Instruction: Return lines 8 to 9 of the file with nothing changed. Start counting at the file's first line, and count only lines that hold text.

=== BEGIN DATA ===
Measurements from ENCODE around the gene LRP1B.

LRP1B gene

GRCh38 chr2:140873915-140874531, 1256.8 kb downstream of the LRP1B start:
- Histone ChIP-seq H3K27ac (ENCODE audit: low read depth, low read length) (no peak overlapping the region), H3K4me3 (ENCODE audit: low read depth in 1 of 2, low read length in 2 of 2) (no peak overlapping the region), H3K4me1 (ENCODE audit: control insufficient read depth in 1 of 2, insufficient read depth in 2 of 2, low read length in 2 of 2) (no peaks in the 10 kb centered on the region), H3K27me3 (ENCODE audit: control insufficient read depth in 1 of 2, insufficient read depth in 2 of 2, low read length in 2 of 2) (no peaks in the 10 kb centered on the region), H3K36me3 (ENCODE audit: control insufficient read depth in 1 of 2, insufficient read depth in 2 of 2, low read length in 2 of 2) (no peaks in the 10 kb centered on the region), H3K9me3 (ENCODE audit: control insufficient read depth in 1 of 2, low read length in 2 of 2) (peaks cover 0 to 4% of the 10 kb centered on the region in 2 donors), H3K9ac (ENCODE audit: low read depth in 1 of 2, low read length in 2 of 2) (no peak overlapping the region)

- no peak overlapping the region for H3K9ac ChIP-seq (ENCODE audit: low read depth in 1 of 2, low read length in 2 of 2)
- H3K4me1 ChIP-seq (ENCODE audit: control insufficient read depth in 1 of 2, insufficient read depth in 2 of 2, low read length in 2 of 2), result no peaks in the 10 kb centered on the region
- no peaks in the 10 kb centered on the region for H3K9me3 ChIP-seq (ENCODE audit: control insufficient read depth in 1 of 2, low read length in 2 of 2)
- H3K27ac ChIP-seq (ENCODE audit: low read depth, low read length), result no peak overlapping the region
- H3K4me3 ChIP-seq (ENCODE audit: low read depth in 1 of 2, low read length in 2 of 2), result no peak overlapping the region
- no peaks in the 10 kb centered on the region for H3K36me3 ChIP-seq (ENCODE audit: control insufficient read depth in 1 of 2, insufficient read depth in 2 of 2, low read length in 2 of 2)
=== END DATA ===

- H3K27ac ChIP-seq (ENCODE audit: low read depth, low read length), result no peak overlapping the region
- H3K4me3 ChIP-seq (ENCODE audit: low read depth in 1 of 2, low read length in 2 of 2), result no peak overlapping the region